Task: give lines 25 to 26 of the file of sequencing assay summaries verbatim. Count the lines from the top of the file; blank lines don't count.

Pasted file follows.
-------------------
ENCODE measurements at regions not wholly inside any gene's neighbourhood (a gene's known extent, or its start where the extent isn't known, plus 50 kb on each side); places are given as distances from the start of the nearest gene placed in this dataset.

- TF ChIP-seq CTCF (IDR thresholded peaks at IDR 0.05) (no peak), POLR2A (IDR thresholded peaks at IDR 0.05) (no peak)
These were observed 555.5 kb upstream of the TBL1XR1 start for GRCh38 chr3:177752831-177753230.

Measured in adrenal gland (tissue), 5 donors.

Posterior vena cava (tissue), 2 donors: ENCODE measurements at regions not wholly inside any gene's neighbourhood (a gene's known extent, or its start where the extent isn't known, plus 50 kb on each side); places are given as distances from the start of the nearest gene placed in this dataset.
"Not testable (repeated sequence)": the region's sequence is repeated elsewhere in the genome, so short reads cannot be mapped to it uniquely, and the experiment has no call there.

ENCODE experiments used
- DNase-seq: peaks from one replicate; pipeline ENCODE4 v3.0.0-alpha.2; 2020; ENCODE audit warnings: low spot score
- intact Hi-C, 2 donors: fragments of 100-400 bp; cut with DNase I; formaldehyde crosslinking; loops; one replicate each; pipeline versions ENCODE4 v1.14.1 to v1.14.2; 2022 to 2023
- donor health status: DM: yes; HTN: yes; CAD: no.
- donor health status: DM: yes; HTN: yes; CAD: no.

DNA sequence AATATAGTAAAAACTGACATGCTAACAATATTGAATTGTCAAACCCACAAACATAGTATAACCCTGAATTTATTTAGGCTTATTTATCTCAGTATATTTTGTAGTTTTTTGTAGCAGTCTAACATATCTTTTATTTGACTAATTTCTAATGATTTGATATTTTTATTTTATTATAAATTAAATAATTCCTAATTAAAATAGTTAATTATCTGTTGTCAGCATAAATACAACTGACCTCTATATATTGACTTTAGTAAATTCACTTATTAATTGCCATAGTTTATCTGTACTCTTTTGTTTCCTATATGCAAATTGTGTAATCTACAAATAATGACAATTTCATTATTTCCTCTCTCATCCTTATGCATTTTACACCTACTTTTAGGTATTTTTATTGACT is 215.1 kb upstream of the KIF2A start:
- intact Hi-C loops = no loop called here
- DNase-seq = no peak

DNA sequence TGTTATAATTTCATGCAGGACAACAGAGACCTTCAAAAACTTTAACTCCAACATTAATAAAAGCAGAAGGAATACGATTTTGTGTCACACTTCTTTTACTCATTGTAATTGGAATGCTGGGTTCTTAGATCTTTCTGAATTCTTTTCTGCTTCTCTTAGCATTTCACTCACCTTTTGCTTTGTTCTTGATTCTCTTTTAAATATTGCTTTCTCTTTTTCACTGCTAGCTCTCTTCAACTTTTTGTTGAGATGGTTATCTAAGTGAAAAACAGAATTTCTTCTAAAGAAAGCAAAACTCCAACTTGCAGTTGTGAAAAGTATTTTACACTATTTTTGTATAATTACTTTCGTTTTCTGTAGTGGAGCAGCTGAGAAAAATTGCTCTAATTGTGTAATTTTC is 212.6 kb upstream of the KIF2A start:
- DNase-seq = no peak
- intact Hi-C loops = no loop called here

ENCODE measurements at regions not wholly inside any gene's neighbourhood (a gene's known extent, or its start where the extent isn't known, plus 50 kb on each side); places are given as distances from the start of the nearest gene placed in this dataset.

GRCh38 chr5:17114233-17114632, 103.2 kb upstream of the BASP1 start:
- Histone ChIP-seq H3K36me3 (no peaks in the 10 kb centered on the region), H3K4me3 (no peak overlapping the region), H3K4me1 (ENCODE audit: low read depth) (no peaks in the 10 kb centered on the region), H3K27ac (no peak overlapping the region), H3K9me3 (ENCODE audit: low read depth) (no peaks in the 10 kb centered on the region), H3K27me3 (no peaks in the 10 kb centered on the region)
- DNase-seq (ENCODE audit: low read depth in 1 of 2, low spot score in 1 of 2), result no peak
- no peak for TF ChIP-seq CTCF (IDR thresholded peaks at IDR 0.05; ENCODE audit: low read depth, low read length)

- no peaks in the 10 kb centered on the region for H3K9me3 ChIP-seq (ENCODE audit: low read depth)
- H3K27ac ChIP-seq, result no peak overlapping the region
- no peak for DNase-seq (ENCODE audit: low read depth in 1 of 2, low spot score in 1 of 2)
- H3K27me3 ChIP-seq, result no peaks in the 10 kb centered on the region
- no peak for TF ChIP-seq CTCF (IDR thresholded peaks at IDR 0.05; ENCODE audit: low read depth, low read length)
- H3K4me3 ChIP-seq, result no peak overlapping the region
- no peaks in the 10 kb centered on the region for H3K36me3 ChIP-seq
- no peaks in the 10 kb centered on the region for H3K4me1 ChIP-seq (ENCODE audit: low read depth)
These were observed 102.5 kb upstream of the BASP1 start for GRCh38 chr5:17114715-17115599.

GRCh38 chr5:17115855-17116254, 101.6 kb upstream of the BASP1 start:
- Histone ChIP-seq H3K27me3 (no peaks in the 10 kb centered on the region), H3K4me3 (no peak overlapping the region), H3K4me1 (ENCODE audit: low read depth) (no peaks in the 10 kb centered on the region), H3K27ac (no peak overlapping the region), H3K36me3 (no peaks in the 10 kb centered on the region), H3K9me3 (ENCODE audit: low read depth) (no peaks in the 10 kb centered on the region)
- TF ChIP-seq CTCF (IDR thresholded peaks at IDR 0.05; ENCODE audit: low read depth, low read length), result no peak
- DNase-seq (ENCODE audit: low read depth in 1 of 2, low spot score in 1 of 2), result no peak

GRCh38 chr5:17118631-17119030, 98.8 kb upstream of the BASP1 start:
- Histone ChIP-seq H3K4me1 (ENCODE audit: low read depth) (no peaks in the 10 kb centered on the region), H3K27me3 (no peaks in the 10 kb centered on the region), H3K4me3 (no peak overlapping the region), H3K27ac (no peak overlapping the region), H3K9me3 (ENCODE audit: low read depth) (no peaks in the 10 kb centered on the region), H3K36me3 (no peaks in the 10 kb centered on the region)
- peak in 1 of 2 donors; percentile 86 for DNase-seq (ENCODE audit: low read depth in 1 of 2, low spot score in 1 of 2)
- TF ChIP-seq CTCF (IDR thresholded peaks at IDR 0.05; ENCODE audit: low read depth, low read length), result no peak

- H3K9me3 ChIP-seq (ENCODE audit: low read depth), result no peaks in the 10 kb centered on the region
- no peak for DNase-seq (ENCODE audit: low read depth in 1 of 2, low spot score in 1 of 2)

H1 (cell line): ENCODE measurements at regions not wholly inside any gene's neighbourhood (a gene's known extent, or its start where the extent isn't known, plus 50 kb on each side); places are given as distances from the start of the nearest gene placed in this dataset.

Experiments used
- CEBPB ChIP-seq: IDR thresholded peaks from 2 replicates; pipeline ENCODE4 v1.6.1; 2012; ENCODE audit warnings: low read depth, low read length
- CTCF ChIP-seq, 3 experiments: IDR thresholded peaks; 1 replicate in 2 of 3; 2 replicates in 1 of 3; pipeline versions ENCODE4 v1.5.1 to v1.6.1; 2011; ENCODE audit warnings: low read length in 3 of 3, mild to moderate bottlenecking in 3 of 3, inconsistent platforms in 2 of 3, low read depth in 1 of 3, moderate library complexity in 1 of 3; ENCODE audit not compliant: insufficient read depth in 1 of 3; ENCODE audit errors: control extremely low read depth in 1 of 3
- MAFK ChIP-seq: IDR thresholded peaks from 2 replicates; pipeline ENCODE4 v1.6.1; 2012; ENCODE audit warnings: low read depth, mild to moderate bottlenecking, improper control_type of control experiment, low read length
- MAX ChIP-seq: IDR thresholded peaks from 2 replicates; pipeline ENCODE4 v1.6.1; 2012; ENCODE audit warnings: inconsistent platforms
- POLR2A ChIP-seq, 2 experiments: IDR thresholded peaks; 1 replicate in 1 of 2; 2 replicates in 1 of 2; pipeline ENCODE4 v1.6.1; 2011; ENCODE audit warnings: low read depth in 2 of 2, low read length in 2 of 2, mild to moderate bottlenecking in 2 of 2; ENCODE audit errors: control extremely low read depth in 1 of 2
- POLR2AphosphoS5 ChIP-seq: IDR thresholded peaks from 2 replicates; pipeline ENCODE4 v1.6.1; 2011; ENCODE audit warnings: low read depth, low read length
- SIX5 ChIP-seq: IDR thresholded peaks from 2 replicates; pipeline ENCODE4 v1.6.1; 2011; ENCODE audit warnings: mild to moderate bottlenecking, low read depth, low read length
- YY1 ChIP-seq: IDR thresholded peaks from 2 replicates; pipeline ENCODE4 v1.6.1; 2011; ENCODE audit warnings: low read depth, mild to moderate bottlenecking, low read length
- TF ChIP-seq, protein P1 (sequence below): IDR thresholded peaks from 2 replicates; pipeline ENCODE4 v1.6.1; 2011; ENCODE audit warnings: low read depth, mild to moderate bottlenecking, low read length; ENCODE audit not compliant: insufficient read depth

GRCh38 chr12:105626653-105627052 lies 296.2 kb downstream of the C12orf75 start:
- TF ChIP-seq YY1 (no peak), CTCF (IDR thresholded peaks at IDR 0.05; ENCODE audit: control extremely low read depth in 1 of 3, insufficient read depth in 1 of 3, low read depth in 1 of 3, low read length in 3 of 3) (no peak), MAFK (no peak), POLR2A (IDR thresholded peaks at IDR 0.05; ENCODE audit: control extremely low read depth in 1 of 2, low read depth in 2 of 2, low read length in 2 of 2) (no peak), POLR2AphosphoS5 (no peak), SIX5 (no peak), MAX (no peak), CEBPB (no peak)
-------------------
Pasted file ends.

- no peak for DNase-seq (ENCODE audit: low read depth in 1 of 2, low spot score in 1 of 2)
- H3K27me3 ChIP-seq, result no peaks in the 10 kb centered on the region